Centering BIPOC experiences and our connection to nature
Being in nature surrounded by trees and wildlife friends is a place of peace, belonging, and love for me, and is what ultimately energizes me. But green spaces have been intentionally and systematically turned into spaces for white people in this country, which has resulted in spaces that can feel unsafe and not meant for myself and other Black, Indigenous, and people of color (BIPOC). Stepping into these natural spaces feels like an intentional act of bravery.
Whereas finding peace, connection, and joy in these natural spaces feels like love. I want myself and other Black, Indigenous, and people of color to be able to confidently and easily take up space in the outdoors to heal, build connections and relationships, feel love, and find joy.
I have been a program coordinator at Mississippi Park Connection (MPC) for the past two years. In this role, I coordinate two programs: BIPOC in the Outdoors and the Mississippi River Fellowship.
BIPOC in the Outdoors is a Twin Cities movement that centers the experiences of Black, Indigenous, and people of color, and our relationship to nature, land, and each other. I started the program in the fall of 2020 after collaborating on BIPOC events with Asha Shoffner, Saint Paul Parks and Recreation’s environmental and outdoor education coordinator, who started the initiative that summer. Through the program, I coordinate and help lead events ranging from habitat restoration and recreation on and along the Mississippi River, to educational workshops and simply being in community with others while in nature.
I also co-coordinate the Mississippi River Fellowship, a 10-week paid summer fellowship for young adults who identify as BIPOC to explore the different branches of the National Park Service and the environmental field. The fellows work directly with National Park Service rangers, Mississippi Park Connection staff, and park partners to help facilitate educational programs, habitat restoration events, and wildlife monitoring on the Mississippi River.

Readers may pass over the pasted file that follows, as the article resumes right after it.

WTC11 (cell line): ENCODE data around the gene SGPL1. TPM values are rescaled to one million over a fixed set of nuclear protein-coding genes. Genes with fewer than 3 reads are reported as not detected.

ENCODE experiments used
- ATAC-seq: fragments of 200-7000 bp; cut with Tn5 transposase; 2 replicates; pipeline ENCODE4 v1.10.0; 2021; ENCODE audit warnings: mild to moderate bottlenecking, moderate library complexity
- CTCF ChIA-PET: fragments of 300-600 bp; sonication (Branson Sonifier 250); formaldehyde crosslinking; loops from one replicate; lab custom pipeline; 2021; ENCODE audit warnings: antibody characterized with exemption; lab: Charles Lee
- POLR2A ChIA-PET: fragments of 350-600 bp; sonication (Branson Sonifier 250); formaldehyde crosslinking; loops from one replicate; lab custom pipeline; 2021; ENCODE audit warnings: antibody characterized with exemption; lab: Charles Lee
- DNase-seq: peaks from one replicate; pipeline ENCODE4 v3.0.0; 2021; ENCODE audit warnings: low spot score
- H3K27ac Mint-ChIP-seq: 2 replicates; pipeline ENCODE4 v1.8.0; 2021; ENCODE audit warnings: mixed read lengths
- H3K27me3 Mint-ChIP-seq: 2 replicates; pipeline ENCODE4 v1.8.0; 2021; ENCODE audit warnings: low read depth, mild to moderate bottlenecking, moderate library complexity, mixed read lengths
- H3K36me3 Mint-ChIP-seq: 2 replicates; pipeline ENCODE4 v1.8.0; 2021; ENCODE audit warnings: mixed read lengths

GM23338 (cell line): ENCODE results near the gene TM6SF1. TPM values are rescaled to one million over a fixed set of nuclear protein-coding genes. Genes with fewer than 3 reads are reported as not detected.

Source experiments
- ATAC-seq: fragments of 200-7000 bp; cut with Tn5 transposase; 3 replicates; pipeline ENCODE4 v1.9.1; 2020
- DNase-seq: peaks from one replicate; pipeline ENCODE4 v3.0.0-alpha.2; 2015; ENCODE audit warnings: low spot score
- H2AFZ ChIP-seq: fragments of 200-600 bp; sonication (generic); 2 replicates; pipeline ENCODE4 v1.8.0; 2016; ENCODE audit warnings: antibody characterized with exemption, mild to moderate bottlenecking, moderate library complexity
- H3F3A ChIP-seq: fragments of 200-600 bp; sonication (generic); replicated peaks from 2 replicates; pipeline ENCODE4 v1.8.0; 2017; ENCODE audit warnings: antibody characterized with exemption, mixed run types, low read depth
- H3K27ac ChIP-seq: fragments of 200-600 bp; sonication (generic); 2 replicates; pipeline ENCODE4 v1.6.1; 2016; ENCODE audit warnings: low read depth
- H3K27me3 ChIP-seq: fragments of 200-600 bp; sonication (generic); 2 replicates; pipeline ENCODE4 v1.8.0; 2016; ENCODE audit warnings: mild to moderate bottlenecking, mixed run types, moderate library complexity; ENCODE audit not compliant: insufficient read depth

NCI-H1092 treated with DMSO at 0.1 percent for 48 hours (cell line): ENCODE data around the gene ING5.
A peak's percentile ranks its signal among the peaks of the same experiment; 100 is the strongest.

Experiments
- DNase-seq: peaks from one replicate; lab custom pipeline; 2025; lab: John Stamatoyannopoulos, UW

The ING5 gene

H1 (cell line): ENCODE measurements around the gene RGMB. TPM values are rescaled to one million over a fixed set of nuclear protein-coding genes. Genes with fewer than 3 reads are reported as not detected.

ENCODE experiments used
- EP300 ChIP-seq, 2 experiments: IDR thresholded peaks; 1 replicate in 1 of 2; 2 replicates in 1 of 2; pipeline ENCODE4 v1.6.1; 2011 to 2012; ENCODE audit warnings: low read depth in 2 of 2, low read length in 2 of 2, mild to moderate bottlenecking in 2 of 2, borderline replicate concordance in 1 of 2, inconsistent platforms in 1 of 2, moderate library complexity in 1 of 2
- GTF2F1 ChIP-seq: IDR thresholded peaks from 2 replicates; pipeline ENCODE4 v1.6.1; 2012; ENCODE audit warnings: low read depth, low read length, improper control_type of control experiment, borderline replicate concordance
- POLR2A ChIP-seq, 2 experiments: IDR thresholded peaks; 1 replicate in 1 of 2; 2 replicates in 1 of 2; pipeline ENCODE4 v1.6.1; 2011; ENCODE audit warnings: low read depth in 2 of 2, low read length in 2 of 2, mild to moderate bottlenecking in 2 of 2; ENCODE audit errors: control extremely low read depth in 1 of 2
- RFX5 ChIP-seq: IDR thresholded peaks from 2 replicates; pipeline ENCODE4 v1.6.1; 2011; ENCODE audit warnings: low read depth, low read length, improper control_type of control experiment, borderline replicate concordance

We need initiatives like the BIPOC in the Outdoors movement in the Twin Cities for so many reasons including:
- Changing the face of the outdoors and seeing that change represented in environmental/outdoor recreation fields and the outdoors.
- Increasing diverse perspectives, narratives, worldviews and cultural history, land stewardship, and outdoor education.
- Creating a wide-reaching network of people and job opportunities in the environmental/outdoor recreation field.
- Creating safe spaces for BIPOC to be in community with the outdoors, learning from each other and from the land.
There are numerous ways to support BIPOC engagement with the outdoors, such as hiring BIPOC in the environmental/outdoor recreation fields. Representation is important. Also, remain open and honest about the situation at hand, ask what support is genuinely needed, and then provide that support.
Lastly, anyone may support and invest in BIPOC-lead organizations and initiatives by donating to Mississippi Park Connection and other organizations. To support Mississippi Park Connection’s BIPOC in the Outdoors program, click the “Designate my gift” dropdown box and select “BIPOC in the Outdoors.”
Tamara Few is the recipient of the 2022 Courageous Innovator award for her work creating programs and events that provide intentional spaces for BIPOC community members to engage with parks in ways that are empowering, restorative, and joyous.
Nominations for the 2023 Environmental Initiative Awards will open on Monday, Jan. 9, 2023. The Environmental Initiative Awards recognizes those working in partnership at the nexus of a healthy environment, a prosperous economy, and an equitable society.